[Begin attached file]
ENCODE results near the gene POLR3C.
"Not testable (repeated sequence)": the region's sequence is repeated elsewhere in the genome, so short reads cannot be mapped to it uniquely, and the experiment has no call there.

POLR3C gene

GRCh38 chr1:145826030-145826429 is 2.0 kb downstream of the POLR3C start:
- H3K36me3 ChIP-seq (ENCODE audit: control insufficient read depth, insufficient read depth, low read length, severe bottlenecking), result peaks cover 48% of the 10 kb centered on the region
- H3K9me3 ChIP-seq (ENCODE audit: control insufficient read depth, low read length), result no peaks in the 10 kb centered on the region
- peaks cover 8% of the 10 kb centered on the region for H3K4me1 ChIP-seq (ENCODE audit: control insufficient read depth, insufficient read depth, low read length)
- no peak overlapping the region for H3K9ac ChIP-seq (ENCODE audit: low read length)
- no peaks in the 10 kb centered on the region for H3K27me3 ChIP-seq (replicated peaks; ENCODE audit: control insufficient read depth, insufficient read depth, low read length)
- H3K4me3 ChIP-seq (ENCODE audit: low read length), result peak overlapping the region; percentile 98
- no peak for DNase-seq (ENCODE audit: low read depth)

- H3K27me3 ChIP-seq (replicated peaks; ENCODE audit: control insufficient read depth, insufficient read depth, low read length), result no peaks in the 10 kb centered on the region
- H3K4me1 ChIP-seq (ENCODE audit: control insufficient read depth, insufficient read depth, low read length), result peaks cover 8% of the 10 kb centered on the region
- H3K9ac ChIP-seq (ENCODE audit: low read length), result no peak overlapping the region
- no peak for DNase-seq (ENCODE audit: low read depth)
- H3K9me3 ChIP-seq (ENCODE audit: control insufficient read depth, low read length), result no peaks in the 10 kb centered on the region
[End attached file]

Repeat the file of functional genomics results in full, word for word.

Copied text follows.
ENCODE results near the gene POLR3C.
"Not testable (repeated sequence)": the region's sequence is repeated elsewhere in the genome, so short reads cannot be mapped to it uniquely, and the experiment has no call there.

POLR3C gene

GRCh38 chr1:145826030-145826429 is 2.0 kb downstream of the POLR3C start:
- H3K36me3 ChIP-seq (ENCODE audit: control insufficient read depth, insufficient read depth, low read length, severe bottlenecking), result peaks cover 48% of the 10 kb centered on the region
- H3K9me3 ChIP-seq (ENCODE audit: control insufficient read depth, low read length), result no peaks in the 10 kb centered on the region
- peaks cover 8% of the 10 kb centered on the region for H3K4me1 ChIP-seq (ENCODE audit: control insufficient read depth, insufficient read depth, low read length)
- no peak overlapping the region for H3K9ac ChIP-seq (ENCODE audit: low read length)
- no peaks in the 10 kb centered on the region for H3K27me3 ChIP-seq (replicated peaks; ENCODE audit: control insufficient read depth, insufficient read depth, low read length)
- H3K4me3 ChIP-seq (ENCODE audit: low read length), result peak overlapping the region; percentile 98
- no peak for DNase-seq (ENCODE audit: low read depth)

- H3K27me3 ChIP-seq (replicated peaks; ENCODE audit: control insufficient read depth, insufficient read depth, low read length), result no peaks in the 10 kb centered on the region
- H3K4me1 ChIP-seq (ENCODE audit: control insufficient read depth, insufficient read depth, low read length), result peaks cover 8% of the 10 kb centered on the region
- H3K9ac ChIP-seq (ENCODE audit: low read length), result no peak overlapping the region
- no peak for DNase-seq (ENCODE audit: low read depth)
- H3K9me3 ChIP-seq (ENCODE audit: control insufficient read depth, low read length), result no peaks in the 10 kb centered on the region